In a sense, he elevated himself above politics?

He regarded the party as a whole.

How would Mr. Vajpayee have responded to the controversy that has been created by Mr. Jaswant Singh’s recent book on Jinnah?

Let me put it to you this way. He [Vajpayee] never criticised Mr. Advani when he [Advani] went to Pakistan in 2005 and wrote in the visitors’ book of Jinnah’s mausoleum. I don’t believe he would have criticised Mr. Jaswant Singh. We all knew that Mr. Jaswant Singh was writing about Mohammed Ali Jinnah. He had mentioned it to Mr. Vajpayee, he had mentioned it to me and to so many others.

So it follows that a BJP headed by Mr. Vajpayee would not have expelled Mr. Jaswant Singh for writing a book on Jinnah?

Certainly not expel him without calling him personally and asking him for an explanation.

Have you asked Mr. Vajpayee what he thinks about the way Mr. Jaswant Singh has been treated?

No, I did not. I rarely get into political matters.

But of one thing you are certain: that he [Vajpayee] wouldn’t have criticised Jaswant Singh and certainly he wouldn’t have expelled him?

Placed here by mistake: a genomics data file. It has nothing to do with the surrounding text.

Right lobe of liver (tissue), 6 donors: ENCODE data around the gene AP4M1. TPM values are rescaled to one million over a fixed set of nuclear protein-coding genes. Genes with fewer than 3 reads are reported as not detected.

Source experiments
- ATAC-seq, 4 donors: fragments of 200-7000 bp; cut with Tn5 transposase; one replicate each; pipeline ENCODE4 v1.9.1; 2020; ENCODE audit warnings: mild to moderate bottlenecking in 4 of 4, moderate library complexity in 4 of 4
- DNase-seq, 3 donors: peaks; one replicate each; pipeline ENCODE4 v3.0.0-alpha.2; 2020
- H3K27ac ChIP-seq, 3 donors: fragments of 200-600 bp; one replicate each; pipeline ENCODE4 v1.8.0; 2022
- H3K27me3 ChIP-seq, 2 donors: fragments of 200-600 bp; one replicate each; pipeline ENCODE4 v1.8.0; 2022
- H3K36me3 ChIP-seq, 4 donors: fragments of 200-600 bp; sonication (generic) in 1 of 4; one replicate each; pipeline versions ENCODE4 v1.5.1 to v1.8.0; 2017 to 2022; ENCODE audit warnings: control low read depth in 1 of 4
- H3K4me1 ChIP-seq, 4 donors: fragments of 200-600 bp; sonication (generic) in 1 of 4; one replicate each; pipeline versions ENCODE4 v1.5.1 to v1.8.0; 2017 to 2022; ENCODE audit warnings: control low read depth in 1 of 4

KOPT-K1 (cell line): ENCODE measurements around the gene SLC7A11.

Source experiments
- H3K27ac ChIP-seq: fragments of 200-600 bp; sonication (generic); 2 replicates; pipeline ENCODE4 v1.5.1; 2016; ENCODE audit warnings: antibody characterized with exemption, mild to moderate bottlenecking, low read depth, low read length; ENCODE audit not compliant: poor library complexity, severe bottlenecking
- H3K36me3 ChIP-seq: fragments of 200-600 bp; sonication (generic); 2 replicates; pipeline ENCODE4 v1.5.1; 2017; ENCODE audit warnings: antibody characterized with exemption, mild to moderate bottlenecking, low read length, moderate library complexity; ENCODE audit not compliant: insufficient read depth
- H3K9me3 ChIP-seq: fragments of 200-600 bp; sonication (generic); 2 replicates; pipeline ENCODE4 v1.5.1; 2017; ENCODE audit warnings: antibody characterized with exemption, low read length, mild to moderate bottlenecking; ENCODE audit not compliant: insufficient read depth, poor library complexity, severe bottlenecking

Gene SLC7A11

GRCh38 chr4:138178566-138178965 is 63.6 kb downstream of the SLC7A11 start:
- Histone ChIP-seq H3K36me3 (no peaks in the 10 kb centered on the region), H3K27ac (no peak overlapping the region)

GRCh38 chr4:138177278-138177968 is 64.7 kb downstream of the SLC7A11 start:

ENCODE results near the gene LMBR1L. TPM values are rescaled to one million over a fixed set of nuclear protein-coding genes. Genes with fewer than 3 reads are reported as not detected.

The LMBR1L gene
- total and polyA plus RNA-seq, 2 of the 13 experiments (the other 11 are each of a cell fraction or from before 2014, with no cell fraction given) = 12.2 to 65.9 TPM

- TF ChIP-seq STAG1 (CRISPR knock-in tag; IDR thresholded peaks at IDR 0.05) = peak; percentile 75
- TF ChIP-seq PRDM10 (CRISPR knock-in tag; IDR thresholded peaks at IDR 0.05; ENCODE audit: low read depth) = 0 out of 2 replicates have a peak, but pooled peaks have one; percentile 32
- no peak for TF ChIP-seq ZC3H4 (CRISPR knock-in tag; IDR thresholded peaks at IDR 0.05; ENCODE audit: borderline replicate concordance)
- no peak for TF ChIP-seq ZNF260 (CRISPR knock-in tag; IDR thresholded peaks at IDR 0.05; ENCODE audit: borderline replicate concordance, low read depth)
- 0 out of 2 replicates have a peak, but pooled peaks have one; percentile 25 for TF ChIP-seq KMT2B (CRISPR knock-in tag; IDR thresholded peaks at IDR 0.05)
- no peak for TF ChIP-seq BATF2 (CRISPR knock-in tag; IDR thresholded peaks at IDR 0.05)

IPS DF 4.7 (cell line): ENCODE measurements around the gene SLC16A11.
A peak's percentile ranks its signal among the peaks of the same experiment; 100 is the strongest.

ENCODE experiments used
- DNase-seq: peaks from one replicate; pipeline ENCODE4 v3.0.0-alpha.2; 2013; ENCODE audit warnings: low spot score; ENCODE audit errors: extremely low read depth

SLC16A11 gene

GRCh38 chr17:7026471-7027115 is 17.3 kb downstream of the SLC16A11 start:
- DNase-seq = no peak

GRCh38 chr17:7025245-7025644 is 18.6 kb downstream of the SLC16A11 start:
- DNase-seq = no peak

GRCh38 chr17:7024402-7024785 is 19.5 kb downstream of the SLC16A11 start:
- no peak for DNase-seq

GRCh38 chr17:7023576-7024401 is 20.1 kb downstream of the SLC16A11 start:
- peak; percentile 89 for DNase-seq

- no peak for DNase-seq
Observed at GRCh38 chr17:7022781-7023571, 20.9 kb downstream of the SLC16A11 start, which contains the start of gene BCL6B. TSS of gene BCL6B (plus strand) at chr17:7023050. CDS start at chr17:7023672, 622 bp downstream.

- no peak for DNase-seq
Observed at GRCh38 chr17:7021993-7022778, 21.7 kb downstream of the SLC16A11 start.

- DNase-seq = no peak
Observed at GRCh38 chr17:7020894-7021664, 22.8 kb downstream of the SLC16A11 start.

I say he would not criticise him because he didn’t criticise Mr. Advani.

During Mr. Vajpayee’s prime ministership, there was a controversy about the James Laine biography of Shivaji, when the Bhandarkar Institute was attacked and several books were destroyed. At that time, how did Mr. Vajpayee respond to what was happening?

I must confess to you that I don’t recall that incident ever having been discussed with him.

But the Vajpayee you know would have been pained by that, wouldn’t he be?

I’m sure he would have been. He did not believe in banning this or that.

What would Mr. Vajpayee think of the way his party, which he led to power, which saw its golden days under his leadership, is today squabbling and falling apart?

I would say that he would be deeply hurt in his heart by the situation in the party today.

Would he feel that a party that he lived his life for and that he took all the way to power against the most unlikely odds, today has let him down?

I don’t think that he would say that his party has let him down because he never claimed the ownership of the party. That was not his style. However, he would be deeply disappointed, deeply hurt at the way things are now going. The daily increase in the number of leaders coming out with criticism of the party or criticism of certain leaders, I think if he were active today he would have put an end to it.